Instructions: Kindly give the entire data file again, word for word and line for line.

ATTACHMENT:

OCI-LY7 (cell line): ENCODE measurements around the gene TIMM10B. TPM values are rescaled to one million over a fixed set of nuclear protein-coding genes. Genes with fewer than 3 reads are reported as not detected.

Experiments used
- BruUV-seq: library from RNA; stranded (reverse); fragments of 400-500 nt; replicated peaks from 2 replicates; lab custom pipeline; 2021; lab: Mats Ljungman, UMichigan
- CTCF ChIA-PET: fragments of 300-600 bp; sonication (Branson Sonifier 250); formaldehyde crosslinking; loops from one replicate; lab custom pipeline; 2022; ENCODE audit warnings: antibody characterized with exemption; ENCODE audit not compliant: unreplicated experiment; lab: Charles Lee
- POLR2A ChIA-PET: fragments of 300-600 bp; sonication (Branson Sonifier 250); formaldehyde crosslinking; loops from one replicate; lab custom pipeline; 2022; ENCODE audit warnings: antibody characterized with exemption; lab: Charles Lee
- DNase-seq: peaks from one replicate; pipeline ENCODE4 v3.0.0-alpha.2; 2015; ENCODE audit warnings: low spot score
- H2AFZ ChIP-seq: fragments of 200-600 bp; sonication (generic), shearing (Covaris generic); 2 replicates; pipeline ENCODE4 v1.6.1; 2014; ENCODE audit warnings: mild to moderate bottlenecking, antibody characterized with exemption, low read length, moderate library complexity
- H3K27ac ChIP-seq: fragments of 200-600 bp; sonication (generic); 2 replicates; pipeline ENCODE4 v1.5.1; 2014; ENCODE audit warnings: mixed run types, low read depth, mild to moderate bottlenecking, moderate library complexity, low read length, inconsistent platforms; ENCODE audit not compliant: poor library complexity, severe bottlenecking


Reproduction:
OCI-LY7 (cell line): ENCODE measurements around the gene TIMM10B. TPM values are rescaled to one million over a fixed set of nuclear protein-coding genes. Genes with fewer than 3 reads are reported as not detected.

Experiments used
- BruUV-seq: library from RNA; stranded (reverse); fragments of 400-500 nt; replicated peaks from 2 replicates; lab custom pipeline; 2021; lab: Mats Ljungman, UMichigan
- CTCF ChIA-PET: fragments of 300-600 bp; sonication (Branson Sonifier 250); formaldehyde crosslinking; loops from one replicate; lab custom pipeline; 2022; ENCODE audit warnings: antibody characterized with exemption; ENCODE audit not compliant: unreplicated experiment; lab: Charles Lee
- POLR2A ChIA-PET: fragments of 300-600 bp; sonication (Branson Sonifier 250); formaldehyde crosslinking; loops from one replicate; lab custom pipeline; 2022; ENCODE audit warnings: antibody characterized with exemption; lab: Charles Lee
- DNase-seq: peaks from one replicate; pipeline ENCODE4 v3.0.0-alpha.2; 2015; ENCODE audit warnings: low spot score
- H2AFZ ChIP-seq: fragments of 200-600 bp; sonication (generic), shearing (Covaris generic); 2 replicates; pipeline ENCODE4 v1.6.1; 2014; ENCODE audit warnings: mild to moderate bottlenecking, antibody characterized with exemption, low read length, moderate library complexity
- H3K27ac ChIP-seq: fragments of 200-600 bp; sonication (generic); 2 replicates; pipeline ENCODE4 v1.5.1; 2014; ENCODE audit warnings: mixed run types, low read depth, mild to moderate bottlenecking, moderate library complexity, low read length, inconsistent platforms; ENCODE audit not compliant: poor library complexity, severe bottlenecking